When he stood in line for so many hours that they counted into days; taking one step (writing one word, every two minutes like clockwork) towards a destination unknown and in a direction that no one returned from; west — toward sunsets, and his-or-maybe-just-every lonely face reflecting in the moon at night:
When the head-or-tail of the line (I can never remember which is which) opened to a set of parallel and disparate cliff faces and fanned out along it forming a delta, fertile with a belly full of hopes and fears and panting and stomach grumbling, “shores” lined by squinting eyes, dry and desperate:
When he couldn’t hear the questions (“what would happen if they saw the person they came here to find on the opposite cliff?”) and when he never joined us in questioning a God (“who would lead us to a place triangle-wedged between a return journey, a fall, and a hunger we might not have sole enough to walk, or wing enough to fly, or faith enough to stave off?”):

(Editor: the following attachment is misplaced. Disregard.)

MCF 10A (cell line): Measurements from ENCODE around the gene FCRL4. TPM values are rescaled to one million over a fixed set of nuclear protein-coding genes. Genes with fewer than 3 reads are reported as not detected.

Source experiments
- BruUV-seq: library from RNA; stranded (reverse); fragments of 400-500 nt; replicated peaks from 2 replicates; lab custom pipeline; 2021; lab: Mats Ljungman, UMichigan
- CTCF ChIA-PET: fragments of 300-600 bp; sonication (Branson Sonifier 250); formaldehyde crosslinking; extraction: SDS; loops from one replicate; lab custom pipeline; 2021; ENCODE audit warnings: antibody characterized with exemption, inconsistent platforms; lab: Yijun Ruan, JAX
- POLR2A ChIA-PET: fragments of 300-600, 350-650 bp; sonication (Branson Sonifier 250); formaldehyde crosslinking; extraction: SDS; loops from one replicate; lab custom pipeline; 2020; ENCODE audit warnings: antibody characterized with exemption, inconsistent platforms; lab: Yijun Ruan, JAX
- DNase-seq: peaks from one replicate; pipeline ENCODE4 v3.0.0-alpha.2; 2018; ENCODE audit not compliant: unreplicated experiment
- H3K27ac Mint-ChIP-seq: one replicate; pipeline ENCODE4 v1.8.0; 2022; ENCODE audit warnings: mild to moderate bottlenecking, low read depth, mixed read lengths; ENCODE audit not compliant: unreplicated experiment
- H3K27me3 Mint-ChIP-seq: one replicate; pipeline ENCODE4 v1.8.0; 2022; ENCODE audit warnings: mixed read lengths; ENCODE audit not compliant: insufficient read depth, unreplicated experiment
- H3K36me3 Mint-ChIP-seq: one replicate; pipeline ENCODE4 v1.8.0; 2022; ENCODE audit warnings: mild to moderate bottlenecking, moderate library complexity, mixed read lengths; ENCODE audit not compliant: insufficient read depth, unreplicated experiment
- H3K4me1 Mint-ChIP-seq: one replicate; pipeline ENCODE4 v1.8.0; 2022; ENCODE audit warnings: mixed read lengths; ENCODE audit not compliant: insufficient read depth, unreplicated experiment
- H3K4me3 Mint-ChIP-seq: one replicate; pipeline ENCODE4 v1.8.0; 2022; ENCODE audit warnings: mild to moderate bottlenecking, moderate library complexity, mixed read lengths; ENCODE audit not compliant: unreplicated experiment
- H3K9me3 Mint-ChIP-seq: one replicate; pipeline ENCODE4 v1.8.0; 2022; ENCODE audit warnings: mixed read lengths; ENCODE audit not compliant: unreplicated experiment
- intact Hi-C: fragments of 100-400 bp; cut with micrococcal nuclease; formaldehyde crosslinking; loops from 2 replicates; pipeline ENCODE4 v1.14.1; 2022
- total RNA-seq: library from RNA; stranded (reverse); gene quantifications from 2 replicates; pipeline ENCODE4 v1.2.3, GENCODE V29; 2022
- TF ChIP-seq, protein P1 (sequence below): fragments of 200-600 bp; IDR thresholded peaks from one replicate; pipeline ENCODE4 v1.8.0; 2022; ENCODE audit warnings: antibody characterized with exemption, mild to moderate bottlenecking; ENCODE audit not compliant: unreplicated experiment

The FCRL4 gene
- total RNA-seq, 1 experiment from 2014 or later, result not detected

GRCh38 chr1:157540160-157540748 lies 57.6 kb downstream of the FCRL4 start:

When he stood so close to cliff-edge he teetered back and forth — the only thing holding him upright the tension from being wedged-snug-shoulder-to-shoulder with the other dreamers, each of them looking across a faulted crust (cracked deep enough that they could still hear echoes of heartbreaks they weren’t here or maybe even alive to witness), each seeking a smile worth trying to become a miracle for:
When he locked eyes with her cross-fault: and they each, without thinking or speaking or looking back to let us know how it felt, smiled (if her’s was any indication) one of those unburdened smiles at each other — the kind that we all got in line and chased sunsets and moon risings, and strafed cliff-edges for — before they stepped out into nothing, and never broke eye contact on their way down:
When he was gone, I knew that he loved her, because I wanted to follow him, and taste whatever freedom was on his tongue before he swallowed and became insatiable. I almost chased him over the edge to ask him, but I looked up and saw your face across forever.